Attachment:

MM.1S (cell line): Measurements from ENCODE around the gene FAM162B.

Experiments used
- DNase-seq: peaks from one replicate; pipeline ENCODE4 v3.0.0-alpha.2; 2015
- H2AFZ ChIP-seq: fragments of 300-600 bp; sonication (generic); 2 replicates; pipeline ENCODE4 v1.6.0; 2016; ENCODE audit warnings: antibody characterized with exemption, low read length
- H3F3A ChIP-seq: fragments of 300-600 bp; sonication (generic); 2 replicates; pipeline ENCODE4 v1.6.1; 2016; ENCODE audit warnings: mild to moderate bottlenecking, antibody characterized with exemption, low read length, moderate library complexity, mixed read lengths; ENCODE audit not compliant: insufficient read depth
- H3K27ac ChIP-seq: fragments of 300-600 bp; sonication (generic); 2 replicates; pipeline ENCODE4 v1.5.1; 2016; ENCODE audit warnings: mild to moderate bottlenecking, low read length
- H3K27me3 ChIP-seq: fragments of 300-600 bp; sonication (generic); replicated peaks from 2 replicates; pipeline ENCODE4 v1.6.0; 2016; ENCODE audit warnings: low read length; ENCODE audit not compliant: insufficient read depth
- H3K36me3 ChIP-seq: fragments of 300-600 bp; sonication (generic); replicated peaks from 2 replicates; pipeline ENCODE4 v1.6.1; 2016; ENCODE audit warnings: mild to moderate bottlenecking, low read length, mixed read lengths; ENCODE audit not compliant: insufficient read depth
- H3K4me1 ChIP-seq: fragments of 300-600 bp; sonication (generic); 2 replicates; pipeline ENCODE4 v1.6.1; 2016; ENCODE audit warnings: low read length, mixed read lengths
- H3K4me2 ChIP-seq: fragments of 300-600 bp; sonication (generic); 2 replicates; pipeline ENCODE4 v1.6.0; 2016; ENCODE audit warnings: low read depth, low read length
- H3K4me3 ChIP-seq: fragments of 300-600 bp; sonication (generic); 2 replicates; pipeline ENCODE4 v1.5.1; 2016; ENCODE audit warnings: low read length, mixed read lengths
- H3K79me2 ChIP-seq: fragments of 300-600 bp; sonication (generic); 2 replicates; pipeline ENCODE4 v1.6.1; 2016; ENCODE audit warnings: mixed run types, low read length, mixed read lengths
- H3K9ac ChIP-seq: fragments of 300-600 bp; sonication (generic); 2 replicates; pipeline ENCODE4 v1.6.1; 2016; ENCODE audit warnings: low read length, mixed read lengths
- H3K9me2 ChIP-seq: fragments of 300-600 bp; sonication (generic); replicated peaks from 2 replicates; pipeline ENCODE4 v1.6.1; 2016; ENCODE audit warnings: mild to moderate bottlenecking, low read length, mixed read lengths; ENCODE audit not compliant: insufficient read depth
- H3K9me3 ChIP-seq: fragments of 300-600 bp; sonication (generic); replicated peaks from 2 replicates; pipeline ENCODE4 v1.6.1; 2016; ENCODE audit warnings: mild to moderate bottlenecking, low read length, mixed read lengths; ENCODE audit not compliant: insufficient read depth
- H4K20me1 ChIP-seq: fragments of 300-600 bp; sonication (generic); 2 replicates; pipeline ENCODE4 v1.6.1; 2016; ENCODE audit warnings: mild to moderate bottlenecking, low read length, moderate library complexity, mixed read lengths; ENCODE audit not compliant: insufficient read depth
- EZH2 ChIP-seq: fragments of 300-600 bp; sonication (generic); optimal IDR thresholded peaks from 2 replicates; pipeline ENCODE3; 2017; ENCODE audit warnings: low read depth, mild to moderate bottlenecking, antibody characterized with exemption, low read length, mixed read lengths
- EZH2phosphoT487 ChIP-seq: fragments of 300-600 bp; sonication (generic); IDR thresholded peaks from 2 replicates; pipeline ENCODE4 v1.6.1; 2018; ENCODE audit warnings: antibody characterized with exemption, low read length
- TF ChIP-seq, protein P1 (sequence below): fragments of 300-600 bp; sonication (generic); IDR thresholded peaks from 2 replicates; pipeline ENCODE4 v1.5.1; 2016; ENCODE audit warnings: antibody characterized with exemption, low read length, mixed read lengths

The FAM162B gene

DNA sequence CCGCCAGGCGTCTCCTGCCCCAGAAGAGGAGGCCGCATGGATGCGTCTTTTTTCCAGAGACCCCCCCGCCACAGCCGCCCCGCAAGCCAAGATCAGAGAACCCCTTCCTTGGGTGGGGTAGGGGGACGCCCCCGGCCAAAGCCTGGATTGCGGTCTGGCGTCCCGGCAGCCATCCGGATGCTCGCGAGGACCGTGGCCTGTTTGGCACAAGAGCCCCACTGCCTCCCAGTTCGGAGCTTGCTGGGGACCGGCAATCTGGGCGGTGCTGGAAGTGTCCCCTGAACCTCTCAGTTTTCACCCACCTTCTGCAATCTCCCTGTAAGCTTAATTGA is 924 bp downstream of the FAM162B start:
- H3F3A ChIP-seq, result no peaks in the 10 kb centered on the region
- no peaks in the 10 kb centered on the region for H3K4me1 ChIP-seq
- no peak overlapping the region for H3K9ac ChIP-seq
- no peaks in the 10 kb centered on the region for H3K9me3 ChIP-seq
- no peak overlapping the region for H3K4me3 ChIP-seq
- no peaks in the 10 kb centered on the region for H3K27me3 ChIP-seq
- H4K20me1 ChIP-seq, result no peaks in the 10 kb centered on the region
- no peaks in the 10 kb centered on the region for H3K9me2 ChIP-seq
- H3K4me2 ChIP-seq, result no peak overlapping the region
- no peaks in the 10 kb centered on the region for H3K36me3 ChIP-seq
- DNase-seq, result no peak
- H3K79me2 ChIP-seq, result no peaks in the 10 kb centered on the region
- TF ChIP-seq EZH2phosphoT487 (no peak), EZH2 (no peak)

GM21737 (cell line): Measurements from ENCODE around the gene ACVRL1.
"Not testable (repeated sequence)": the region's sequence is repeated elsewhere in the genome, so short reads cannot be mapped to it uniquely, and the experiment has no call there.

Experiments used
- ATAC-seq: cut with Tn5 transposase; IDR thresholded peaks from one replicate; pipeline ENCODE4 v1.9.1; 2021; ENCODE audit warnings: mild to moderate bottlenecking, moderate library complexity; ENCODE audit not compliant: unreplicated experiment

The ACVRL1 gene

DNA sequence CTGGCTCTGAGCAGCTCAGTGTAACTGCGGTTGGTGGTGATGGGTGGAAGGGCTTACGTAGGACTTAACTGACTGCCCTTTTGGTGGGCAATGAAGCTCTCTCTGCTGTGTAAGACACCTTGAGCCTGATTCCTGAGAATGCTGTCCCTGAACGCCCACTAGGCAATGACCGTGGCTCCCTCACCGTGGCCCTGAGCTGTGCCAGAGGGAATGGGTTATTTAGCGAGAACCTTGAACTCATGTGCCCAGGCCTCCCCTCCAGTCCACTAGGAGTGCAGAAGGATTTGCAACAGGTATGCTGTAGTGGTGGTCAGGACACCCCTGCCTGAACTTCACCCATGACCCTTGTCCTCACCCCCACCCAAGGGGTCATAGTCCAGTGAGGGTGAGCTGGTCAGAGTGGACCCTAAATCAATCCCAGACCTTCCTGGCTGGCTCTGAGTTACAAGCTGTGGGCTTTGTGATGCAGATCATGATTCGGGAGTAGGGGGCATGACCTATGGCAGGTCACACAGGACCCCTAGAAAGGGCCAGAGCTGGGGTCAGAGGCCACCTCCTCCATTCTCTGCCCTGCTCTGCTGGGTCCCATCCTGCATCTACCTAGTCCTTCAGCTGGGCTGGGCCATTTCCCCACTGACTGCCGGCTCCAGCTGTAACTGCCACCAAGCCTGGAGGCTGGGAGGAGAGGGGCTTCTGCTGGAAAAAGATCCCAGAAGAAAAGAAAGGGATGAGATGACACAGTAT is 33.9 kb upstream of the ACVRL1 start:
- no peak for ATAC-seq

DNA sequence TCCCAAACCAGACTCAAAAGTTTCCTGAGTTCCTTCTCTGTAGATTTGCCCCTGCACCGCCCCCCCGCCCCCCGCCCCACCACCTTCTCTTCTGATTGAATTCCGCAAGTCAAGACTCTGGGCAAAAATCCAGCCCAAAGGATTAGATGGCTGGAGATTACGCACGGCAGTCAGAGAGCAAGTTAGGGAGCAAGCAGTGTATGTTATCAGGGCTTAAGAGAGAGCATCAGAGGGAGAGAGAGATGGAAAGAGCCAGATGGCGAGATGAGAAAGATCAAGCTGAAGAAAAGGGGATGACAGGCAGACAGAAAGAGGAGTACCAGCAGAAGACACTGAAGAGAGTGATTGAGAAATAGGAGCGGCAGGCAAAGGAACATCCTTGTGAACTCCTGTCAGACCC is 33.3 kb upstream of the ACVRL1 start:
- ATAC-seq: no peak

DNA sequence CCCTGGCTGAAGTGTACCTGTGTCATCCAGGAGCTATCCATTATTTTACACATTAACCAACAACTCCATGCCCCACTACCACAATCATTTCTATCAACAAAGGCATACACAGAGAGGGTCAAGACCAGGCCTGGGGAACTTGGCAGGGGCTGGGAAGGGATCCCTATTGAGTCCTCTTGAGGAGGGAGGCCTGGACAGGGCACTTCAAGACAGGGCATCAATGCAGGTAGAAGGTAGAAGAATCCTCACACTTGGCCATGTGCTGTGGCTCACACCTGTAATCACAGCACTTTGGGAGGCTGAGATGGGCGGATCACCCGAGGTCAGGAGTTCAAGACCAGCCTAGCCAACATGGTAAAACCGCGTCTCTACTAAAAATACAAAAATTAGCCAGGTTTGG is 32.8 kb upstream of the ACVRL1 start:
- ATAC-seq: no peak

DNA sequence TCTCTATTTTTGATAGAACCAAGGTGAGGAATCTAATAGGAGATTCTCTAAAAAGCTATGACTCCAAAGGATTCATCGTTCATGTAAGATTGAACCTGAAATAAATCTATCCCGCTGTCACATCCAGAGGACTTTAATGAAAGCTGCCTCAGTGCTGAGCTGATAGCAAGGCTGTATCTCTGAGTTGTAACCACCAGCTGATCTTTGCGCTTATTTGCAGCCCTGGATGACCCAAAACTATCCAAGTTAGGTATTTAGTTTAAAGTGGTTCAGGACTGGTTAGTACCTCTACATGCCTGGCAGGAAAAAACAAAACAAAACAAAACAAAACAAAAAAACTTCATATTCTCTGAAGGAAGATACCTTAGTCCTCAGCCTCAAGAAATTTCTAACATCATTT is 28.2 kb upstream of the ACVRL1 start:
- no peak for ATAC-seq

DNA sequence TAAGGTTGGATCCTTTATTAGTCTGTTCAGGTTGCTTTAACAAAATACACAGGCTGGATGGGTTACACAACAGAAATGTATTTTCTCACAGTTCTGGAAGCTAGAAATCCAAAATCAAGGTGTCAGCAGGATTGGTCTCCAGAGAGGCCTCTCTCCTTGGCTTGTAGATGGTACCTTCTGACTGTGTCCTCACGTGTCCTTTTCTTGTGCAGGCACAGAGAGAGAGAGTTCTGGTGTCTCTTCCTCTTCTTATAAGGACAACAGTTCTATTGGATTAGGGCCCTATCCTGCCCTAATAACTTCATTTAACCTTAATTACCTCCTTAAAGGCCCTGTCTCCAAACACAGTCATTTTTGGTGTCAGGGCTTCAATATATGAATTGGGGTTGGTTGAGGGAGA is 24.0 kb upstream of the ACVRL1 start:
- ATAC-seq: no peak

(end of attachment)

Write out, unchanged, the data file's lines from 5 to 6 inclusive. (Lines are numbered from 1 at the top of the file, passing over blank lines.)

- H3F3A ChIP-seq: fragments of 300-600 bp; sonication (generic); 2 replicates; pipeline ENCODE4 v1.6.1; 2016; ENCODE audit warnings: mild to moderate bottlenecking, antibody characterized with exemption, low read length, moderate library complexity, mixed read lengths; ENCODE audit not compliant: insufficient read depth
- H3K27ac ChIP-seq: fragments of 300-600 bp; sonication (generic); 2 replicates; pipeline ENCODE4 v1.5.1; 2016; ENCODE audit warnings: mild to moderate bottlenecking, low read length